broj: 11-12/1994        pdf (14,0 MB)


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Znanstveno-stručno i staleško glasilo
Hrvatskoga šumarskoga društva
Journal of Forestry Society of Croatia
      Prvi puta izašao 1877. godine i neprekidno izlazi do današnjeg dana
   ISSN No.: 0373-1332              UDC 630*
upute autorima


Piškorić, O. UDK 630* 902.1
ANTUN TOMIĆ, 1803-1894. - First Presedent of the Croatian Forestry Society     pdf     HR     EN 331
Jurković, M. UDK 630* 235.2 (egzote)
New Species of Dendroflora introduced to the Region of Croatia     pdf     HR     EN 339
Medvedović, J. UDK 630* 18.581.5 : 111.88
Forest Climate and Phytomass of the Ground Layer in one Part of the Samobor Mountains     pdf     HR     EN 349
Vojinović, M., Miočić, D. UDK 630* 151.7/8 (Dama dama)
Investigation of Fallow on the Badija Island     pdf     HR     EN 357
Summary: Soon after Fallow Deer had been brought into the surroundings of Mljetska jezera (1958) the Directorate of the Brioni Islands settled two pairs of the same wildlife also on the Badija island, near Korčula.

The island comprises slightly less than 100 ha. By a ruling of the Institute for the Conservation of Nature, dated 26th March 1970, Badija island was entered in the Register of specially protected nature grounds under the Index No. 283, in the category of nature reserves, in accordance with the Law on Environmental Protection (N. N., No. 5411976) and today N. N., No. 3011994, in the category of important landscapes. Since the introduction of Fallow Deer up until the present time this island has generally not been subjected to any form of management. Deer were left to the natural provision of food offered by the plants on the island and its quarry, which has been used as a refuse dump by HPT »Korčula«. In the 1980´s a herd of approximately sixty head of Fallow Deer appeared at the late afternoon in the monastery garden. This unofficial data indicates that the habitat suits the Fallow Deer, although the question remains as to the whether Fallow Deer are suitable for this habitat.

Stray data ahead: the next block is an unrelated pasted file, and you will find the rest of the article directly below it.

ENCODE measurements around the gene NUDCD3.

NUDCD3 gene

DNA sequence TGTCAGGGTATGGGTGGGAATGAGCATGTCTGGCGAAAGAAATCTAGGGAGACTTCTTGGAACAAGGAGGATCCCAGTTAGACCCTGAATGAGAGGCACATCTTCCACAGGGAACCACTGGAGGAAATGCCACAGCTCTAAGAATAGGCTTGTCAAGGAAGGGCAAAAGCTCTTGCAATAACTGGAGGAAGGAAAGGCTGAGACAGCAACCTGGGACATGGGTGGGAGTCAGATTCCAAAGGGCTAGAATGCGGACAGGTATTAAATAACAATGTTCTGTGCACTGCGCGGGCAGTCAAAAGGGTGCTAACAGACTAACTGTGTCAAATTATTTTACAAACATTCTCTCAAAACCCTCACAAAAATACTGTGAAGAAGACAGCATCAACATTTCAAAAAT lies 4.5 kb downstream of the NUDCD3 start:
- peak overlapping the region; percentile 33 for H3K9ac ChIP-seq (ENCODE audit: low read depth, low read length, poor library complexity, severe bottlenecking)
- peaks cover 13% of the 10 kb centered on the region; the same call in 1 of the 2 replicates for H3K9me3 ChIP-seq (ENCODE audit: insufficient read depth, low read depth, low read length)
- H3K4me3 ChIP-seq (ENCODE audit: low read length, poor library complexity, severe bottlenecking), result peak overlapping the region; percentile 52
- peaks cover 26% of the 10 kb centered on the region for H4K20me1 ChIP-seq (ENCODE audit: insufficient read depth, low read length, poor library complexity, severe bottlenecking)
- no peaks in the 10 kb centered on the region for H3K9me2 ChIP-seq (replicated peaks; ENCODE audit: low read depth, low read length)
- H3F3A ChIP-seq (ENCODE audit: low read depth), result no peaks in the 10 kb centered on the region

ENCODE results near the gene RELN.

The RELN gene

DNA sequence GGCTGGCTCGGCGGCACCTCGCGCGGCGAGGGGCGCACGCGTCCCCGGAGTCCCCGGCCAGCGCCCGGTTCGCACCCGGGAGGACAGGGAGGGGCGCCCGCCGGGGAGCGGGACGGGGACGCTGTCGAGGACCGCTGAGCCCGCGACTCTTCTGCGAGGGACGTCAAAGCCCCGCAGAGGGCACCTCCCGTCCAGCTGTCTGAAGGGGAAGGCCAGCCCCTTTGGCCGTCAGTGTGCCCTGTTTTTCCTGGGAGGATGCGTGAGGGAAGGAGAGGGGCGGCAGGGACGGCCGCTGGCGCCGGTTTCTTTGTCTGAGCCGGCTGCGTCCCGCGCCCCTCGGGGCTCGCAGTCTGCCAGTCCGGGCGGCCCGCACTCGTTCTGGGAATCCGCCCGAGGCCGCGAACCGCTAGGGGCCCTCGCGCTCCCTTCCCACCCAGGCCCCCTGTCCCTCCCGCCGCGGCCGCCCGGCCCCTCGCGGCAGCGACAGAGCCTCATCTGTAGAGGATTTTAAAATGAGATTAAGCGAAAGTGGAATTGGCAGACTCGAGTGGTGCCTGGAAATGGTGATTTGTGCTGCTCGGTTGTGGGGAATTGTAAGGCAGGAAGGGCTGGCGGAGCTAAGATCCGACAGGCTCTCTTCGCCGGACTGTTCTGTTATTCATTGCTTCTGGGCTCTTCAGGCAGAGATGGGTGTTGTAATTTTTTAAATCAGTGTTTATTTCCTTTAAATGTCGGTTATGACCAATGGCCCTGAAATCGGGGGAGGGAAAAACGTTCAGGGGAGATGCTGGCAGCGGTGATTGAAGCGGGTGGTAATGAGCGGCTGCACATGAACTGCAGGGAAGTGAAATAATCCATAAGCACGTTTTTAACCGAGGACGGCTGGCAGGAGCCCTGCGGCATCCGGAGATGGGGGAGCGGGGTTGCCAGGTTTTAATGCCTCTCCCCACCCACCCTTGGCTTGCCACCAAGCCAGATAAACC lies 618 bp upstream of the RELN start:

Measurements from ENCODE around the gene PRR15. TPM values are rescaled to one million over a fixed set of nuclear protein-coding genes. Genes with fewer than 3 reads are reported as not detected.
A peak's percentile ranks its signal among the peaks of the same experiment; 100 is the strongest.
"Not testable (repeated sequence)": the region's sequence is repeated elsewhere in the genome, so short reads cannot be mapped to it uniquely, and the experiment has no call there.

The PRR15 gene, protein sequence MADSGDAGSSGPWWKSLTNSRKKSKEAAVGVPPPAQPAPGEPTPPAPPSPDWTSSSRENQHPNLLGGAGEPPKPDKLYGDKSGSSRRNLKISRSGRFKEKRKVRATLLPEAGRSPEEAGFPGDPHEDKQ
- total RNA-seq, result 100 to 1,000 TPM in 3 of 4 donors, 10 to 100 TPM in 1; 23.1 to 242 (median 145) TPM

At the end of the last, and beginning of this decade, considerable forest areas on Badija were illigally und unprofessionally felled. The deer wildlife with its constant browsing prevented reforestation of the evergreen oak stumps, which therefore gradually deteriorated making soil, and consequently the whole site, subject to degradation.

At around that time, or little later, poachers started hunting out of Fallow Deer. Today, a small group of Fallow Deer live on Badija.
Key words: Fallow Deer; plant potential; illegal felling

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